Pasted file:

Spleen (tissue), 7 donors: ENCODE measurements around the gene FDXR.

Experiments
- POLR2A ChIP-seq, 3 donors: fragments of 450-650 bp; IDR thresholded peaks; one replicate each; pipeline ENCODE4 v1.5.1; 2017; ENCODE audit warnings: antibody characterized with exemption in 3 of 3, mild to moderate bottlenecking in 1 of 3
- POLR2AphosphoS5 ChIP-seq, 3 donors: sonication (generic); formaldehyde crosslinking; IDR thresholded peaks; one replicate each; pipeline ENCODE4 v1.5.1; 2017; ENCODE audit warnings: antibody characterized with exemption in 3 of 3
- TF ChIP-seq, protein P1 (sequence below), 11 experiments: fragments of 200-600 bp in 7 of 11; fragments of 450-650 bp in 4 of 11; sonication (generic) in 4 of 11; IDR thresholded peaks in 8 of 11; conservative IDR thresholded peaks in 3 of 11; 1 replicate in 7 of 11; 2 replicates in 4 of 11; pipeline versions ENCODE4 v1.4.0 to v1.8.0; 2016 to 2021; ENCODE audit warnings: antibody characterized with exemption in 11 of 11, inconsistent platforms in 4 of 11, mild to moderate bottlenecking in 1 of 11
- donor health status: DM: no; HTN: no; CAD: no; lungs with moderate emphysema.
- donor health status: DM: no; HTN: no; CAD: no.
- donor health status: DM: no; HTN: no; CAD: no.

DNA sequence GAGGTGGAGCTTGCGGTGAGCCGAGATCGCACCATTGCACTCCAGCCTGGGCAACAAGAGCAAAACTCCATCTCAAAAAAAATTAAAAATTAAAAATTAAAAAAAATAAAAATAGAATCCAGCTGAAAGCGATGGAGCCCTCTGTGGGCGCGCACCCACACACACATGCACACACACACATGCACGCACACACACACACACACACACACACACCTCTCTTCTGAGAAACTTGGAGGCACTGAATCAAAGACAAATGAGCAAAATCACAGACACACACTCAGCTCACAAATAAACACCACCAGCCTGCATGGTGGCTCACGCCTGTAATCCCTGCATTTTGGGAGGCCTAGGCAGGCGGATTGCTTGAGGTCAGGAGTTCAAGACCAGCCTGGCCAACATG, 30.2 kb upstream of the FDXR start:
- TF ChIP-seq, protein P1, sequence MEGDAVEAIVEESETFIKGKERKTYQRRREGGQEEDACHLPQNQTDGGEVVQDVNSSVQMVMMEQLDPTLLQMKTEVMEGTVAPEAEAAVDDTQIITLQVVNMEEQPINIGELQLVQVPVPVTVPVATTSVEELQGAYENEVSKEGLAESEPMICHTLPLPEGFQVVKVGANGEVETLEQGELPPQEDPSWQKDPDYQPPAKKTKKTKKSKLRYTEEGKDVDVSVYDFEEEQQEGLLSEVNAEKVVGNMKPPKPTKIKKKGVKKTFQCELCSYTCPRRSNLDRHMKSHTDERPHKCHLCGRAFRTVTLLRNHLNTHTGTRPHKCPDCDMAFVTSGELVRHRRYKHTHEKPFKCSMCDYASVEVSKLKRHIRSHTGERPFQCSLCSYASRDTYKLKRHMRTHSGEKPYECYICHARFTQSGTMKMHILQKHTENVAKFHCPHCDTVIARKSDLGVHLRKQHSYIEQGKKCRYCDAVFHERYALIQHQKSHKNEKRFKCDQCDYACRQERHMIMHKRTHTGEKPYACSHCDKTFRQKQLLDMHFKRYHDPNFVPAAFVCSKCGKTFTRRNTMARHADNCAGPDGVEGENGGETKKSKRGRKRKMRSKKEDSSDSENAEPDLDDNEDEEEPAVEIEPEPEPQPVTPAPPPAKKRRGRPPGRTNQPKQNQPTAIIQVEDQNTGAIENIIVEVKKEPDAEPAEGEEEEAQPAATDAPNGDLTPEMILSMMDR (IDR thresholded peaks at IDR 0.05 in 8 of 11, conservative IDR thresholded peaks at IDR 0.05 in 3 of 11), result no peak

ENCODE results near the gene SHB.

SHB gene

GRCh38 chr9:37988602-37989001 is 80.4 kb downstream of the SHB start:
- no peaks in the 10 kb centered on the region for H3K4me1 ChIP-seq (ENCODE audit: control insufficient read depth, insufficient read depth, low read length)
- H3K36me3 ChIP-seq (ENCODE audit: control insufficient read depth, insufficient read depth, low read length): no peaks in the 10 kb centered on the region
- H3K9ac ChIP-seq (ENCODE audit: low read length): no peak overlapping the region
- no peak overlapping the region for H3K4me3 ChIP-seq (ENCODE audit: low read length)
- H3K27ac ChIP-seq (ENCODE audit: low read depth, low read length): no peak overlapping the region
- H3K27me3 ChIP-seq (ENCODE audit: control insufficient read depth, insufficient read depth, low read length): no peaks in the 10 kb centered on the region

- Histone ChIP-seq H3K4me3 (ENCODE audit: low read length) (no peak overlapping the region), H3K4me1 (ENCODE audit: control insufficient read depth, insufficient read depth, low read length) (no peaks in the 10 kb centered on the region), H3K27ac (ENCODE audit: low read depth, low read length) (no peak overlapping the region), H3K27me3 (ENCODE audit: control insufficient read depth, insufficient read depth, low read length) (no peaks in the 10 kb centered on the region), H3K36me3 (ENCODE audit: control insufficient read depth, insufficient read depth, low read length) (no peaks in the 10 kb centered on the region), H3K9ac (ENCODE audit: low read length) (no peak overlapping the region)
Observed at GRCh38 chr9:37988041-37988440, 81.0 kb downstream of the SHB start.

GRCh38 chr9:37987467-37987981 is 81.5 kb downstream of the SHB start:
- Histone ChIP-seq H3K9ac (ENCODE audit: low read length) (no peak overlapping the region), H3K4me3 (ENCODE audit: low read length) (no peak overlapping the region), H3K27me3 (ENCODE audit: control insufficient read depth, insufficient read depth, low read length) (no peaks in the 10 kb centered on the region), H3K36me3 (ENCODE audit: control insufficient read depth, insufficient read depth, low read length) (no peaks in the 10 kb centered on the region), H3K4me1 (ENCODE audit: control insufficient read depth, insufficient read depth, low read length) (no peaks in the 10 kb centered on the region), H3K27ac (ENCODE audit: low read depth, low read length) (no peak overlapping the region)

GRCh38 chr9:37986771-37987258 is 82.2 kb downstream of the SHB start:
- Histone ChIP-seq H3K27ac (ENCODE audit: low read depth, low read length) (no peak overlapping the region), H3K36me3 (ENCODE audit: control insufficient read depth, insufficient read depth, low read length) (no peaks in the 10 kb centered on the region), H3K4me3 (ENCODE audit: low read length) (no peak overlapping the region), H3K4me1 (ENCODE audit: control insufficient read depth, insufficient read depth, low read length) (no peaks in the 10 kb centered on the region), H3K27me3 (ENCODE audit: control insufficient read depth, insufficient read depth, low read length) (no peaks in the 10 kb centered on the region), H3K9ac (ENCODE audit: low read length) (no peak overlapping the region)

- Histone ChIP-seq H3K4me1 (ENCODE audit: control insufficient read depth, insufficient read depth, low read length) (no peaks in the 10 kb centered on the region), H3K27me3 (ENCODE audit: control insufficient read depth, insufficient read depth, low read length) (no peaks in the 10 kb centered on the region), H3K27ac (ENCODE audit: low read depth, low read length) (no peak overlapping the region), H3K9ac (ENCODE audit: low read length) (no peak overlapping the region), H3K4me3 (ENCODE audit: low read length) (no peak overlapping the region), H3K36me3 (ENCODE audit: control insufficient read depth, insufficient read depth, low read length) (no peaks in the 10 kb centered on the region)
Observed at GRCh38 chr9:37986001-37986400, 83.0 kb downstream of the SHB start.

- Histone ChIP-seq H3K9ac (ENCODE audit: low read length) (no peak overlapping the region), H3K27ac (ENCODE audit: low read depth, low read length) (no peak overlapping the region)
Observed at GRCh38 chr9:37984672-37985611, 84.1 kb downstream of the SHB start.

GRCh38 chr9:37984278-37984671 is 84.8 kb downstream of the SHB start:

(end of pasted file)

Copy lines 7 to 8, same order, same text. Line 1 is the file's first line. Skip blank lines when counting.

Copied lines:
- donor health status: DM: no; HTN: no; CAD: no.
- donor health status: DM: no; HTN: no; CAD: no.